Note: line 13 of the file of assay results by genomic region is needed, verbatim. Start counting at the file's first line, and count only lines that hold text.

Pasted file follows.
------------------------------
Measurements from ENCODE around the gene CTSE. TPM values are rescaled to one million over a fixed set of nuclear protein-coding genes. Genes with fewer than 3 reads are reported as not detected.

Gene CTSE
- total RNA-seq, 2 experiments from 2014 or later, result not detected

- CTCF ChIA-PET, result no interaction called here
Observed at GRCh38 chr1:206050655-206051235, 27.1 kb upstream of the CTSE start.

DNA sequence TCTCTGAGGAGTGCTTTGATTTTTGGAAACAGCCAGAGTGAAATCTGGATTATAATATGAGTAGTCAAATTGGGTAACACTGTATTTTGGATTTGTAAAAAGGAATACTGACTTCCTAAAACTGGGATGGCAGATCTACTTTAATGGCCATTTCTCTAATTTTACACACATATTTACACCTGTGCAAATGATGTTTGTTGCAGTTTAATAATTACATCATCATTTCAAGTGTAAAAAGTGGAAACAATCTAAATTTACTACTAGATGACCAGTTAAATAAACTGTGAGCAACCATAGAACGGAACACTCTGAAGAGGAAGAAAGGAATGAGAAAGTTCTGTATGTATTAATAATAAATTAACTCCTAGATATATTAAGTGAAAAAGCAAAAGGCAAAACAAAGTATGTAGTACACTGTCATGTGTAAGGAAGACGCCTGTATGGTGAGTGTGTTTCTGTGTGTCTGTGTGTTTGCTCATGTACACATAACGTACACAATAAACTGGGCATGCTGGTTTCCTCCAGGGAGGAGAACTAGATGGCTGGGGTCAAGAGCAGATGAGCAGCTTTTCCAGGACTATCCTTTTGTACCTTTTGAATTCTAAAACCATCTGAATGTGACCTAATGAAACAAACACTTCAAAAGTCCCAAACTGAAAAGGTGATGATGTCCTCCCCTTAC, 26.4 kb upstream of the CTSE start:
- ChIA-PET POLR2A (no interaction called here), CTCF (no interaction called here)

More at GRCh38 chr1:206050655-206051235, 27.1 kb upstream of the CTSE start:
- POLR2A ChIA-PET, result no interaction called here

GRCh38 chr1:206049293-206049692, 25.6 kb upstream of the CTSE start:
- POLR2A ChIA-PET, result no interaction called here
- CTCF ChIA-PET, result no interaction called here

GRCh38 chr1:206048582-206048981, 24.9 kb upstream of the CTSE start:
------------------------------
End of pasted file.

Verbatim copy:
GRCh38 chr1:206048582-206048981, 24.9 kb upstream of the CTSE start: